Bubble-bursting fact 2:  What with the ball being in our frenemy’s court and its  fire power far exceeding our’s-  at least by 7000km- Cold War’s Mutually Assured Destruction (MAD) doctrine of deterrence has gone cold. The “East Wind” (China’s Dongfeng 41 ICBM) is up to speed, and ready to snuff out our second strike capability.

But what the heck! We got ourselves an ICBM. Woo hoo!

Our army chief might bemoan the fact that our tanks are ready to keel over, that our air defense is in the ICU and that our infantry and specialized forces are far from being fighting fit.   He might ask for a booster shot of Rs. 41000 crore to resuscitate the military and through infusion of further cash, hasten its recovery. He might caution against sweetheart deals that are not too picky over the quality of defense procurement by the world’s largest arms importer. But look at the big picture. Blitzkrieg is so passé ! Who needs ground support when the heaven and the gods are with us!

My colleague at the news bureau, bristling at the studied nonchalance of  the foreign press, exclaimed, ” If we were North Korea, we would have been front page fare. But look! They have given us a few measly lines! They want to pass off India as a mild-mannered grannie! Well you should meet my grannie. Give her a shiny new cane and see her strike fear into the backyard bully!”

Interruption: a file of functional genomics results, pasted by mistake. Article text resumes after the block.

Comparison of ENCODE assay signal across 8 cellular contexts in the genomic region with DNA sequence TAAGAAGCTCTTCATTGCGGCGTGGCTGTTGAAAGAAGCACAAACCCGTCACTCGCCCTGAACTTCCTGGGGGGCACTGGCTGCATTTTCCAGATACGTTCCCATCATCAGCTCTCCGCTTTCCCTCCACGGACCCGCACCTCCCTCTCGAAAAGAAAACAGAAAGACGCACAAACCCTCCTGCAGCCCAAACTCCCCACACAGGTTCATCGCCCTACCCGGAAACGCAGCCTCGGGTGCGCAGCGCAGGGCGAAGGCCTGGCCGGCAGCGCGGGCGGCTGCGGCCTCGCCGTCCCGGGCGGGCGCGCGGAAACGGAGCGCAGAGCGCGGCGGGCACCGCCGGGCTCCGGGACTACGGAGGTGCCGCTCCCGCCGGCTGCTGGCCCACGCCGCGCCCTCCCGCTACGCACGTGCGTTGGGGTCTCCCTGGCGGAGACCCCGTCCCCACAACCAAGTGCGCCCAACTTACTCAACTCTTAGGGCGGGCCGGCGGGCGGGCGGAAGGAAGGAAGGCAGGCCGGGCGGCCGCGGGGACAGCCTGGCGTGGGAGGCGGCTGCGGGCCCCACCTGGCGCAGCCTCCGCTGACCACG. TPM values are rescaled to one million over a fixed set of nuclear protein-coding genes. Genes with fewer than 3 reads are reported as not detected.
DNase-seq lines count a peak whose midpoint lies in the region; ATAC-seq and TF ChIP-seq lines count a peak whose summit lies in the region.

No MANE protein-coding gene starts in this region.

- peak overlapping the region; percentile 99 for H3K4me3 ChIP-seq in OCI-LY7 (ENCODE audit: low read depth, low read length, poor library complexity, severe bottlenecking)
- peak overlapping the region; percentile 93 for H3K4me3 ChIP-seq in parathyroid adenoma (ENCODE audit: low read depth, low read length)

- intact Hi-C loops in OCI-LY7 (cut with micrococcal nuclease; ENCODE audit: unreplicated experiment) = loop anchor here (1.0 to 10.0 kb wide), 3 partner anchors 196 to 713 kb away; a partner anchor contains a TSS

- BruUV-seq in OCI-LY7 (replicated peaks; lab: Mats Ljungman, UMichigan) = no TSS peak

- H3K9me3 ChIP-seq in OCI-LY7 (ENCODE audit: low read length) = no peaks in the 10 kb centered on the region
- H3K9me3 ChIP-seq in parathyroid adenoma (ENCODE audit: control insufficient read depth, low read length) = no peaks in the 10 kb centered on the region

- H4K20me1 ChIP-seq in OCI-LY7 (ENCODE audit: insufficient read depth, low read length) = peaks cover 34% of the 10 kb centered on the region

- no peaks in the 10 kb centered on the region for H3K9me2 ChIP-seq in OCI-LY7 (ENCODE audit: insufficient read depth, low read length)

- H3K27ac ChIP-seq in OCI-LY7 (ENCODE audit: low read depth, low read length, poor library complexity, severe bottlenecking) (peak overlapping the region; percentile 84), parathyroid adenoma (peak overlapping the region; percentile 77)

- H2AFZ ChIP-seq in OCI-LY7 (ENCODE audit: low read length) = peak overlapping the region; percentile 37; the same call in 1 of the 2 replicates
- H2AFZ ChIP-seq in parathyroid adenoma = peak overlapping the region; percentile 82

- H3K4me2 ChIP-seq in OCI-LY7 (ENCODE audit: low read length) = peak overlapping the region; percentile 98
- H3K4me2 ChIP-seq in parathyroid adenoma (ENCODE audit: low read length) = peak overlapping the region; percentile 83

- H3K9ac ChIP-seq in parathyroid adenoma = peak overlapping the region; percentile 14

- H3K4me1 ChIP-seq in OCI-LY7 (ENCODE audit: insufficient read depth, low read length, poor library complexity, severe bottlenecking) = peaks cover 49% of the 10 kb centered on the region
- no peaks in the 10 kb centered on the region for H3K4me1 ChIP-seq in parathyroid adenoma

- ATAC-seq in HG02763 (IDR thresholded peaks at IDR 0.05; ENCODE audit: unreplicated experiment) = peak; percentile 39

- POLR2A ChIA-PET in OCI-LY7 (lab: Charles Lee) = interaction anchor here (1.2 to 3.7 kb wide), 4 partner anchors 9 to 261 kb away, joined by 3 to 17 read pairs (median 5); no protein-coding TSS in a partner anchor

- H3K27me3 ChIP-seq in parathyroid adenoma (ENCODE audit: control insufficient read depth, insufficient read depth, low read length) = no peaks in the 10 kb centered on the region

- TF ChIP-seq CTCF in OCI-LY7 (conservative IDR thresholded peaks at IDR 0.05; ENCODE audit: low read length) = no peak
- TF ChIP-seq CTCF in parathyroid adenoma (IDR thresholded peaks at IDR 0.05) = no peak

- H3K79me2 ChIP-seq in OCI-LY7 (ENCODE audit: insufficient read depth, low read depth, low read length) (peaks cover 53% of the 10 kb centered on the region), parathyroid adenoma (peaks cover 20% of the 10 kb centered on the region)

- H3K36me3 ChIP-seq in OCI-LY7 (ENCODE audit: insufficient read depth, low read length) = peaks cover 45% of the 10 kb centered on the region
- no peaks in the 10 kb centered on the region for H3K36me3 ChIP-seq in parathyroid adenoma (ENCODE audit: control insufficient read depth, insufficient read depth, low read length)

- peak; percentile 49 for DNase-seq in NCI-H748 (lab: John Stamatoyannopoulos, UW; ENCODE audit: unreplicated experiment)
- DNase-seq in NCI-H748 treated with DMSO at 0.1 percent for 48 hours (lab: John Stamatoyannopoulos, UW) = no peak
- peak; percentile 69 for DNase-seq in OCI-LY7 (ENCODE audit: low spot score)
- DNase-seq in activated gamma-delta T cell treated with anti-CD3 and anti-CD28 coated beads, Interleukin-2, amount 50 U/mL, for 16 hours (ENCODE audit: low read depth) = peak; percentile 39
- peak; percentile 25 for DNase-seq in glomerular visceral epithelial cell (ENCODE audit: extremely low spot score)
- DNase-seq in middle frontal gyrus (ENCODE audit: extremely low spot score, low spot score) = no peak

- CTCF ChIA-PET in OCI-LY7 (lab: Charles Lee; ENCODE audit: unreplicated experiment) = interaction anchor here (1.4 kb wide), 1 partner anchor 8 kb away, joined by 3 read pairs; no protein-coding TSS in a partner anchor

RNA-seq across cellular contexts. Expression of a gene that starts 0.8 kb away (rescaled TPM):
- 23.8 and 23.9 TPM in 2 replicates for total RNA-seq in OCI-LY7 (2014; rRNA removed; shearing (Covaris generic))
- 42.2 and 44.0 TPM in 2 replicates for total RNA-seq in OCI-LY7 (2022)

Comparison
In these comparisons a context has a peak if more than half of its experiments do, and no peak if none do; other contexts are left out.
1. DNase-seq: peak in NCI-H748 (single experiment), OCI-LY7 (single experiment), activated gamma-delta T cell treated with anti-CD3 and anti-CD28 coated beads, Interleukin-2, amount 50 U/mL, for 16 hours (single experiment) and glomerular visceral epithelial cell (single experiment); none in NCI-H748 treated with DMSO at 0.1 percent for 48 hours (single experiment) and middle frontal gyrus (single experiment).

The doubters might ask what if her hand is not strong enough to raise the cane and her legs too bent to give chase? Well, our military arms might be weak, but it is the spirit that counts! So start flexing those imagined muscles.  For who knows North Korea might finally get its missile right and then, I guess, we would have to “die another day”.

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6 Responses to “Flexing military muscles without arms”